Favorite thing: This Austro-Hungarian styled square is the true centre of the city and presents the visual of the town that will stay with you. There's a phenomenal variety of cafes, shoping, feeding and people watching. It's named for the impressive sculpture it is hoke to, that of Count Jelacic, his deadly steed and a sword so pointy and sharp that it could easily poke your eye out. Our count's image has inspired a number of political outbursts: in 1947 it was dismantled and chucked into a corner somwhere because leaders found it overly nationalistic. The year 1990 brought it back into its current place, this time leaders believing it perfectly nationalistic.
The Meteorological Column, designed by the architect Herman Bolle, stands in the northern side of the Park Zrinjevac.
Fondest memory: Most of the citizens, when passing by, stop for a moment to observe the weather conditions, especially if the current waeather conditions are bad.
The very same spot in a different season. This picture was taken in the first week of January 2003, Zagreb was covered by the snow.
Fondest memory: We use to say "beli Zagreb grad" (the White Zagreb) for our town. That nickname dates from the begining of the 20th century and was given because of the white coloured facades of the houses. Nowadays, it nickname suits to the town only when covered by the snow.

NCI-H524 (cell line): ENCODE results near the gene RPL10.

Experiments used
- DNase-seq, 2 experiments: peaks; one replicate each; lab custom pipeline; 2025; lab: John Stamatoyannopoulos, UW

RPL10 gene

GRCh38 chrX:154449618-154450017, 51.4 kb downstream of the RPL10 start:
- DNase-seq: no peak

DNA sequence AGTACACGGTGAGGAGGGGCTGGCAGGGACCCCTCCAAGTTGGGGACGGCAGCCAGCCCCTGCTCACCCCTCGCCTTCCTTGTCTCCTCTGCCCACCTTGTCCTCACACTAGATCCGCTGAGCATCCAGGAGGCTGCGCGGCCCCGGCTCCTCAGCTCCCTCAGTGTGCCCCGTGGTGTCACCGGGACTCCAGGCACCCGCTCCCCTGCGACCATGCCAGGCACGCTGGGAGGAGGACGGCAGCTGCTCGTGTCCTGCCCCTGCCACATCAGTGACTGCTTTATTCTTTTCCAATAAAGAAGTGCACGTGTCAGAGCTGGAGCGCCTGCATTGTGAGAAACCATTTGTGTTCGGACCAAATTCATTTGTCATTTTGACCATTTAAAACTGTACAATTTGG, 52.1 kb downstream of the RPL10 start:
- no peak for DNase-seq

From spring to fall, every Saturday between 11.00 and 13.30, you can enjoy a concert in Pavillion at Zrinjevac park. There are usually few tables with antique books and one selling Paprenjaci – almost forgotten biscuit typical for Croatia.
Zagreb will celebrate it’s 900th birthday in 2094, so make reservations well in advance, hotels will be overbooked, I’m sure.
The monumental building of the Croatian National Theatre is the central building on Marshal Tito Square. It was built in 1894/95 according to the designs of famous Viennese architects, Hellmer and Fellner.
Fondest memory: The Marsal Tito Square is probably the most beautiful square in the town. Besides the theatre, here are situated Art and Craft Museum, The University and a few other representative palaces.
Umjetnicki paviljon, the Art Pavillion, in front of which stands the statue of famous Croatian Renaissance artist Andrija Medulic made by Ivan Mestrovic, is an exibition hall where the major and most important exibitions take place.
This are very recent pics of the Art Pavillion, snaped on May 22nd, 2013., the building is finally completelly restaurated after several years of hard workings and looks magnificent.
Fondest memory: On the rear side of the pavillion, in its ground floor, there is one of the best restaurants in Zagreb.